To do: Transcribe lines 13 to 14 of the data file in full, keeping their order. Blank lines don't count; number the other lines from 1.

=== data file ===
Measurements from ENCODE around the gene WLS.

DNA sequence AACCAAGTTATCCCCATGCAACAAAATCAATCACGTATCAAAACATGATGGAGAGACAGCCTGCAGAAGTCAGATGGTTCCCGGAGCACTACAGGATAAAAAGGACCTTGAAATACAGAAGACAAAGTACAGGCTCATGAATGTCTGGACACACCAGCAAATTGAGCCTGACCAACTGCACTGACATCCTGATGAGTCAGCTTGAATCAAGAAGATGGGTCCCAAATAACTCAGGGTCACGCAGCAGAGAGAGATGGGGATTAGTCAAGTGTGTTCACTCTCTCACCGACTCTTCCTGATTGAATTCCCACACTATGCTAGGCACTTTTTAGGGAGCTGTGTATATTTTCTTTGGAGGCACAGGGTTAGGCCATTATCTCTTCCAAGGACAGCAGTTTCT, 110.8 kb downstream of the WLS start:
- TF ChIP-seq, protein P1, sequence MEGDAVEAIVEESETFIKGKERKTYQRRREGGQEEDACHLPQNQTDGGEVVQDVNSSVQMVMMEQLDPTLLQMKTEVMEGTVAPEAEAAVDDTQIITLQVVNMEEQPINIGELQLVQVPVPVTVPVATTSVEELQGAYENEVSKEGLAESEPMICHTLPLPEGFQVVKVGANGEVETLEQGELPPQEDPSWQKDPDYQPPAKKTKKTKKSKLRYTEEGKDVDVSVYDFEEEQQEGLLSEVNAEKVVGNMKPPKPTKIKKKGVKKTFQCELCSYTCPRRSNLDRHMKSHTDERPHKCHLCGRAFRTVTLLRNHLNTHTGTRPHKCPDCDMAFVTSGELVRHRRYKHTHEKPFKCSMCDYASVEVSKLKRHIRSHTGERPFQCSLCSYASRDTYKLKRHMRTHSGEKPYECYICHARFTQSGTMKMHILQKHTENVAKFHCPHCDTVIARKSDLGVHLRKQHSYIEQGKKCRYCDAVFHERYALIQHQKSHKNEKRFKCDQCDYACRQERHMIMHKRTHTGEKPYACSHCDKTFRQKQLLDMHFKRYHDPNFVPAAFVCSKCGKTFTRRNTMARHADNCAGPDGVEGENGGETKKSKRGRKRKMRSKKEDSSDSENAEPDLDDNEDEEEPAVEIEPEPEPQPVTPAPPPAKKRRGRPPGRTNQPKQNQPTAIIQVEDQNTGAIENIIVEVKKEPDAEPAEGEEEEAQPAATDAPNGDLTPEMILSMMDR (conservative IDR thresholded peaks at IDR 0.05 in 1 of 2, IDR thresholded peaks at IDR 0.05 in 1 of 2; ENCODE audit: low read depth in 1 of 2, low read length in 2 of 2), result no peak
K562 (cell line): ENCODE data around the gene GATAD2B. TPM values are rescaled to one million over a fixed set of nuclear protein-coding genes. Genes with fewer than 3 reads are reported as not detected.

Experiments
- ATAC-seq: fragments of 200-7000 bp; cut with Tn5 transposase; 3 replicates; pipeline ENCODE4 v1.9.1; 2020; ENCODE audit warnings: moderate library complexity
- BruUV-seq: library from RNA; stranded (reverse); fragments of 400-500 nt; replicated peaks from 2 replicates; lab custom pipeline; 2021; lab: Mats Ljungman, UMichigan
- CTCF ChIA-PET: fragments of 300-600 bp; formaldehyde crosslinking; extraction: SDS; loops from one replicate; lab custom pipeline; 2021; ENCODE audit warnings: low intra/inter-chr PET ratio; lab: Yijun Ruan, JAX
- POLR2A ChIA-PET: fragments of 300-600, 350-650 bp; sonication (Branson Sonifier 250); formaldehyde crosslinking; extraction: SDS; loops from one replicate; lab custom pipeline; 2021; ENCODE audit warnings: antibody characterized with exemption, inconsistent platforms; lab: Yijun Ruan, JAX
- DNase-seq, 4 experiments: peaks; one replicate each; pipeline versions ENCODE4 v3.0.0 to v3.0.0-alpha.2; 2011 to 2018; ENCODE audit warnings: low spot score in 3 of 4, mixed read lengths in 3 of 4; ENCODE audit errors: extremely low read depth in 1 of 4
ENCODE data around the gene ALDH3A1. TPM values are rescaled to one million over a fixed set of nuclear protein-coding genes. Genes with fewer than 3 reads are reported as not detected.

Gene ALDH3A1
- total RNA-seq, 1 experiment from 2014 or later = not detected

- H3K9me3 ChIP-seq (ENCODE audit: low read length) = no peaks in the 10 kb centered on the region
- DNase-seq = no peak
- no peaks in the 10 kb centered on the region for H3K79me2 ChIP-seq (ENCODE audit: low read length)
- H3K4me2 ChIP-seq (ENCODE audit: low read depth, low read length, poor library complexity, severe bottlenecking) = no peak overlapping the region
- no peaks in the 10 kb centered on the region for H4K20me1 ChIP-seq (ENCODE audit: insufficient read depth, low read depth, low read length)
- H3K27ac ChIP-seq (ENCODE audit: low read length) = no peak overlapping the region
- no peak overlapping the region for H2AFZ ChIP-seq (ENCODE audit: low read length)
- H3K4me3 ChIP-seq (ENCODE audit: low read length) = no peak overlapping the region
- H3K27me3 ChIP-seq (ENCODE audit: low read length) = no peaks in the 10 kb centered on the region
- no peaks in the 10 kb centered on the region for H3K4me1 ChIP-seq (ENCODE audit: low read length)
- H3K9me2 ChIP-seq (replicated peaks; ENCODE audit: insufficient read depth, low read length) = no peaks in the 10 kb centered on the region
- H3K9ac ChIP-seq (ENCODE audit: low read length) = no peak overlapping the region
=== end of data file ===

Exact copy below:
- total RNA-seq, 1 experiment from 2014 or later = not detected

- H3K9me3 ChIP-seq (ENCODE audit: low read length) = no peaks in the 10 kb centered on the region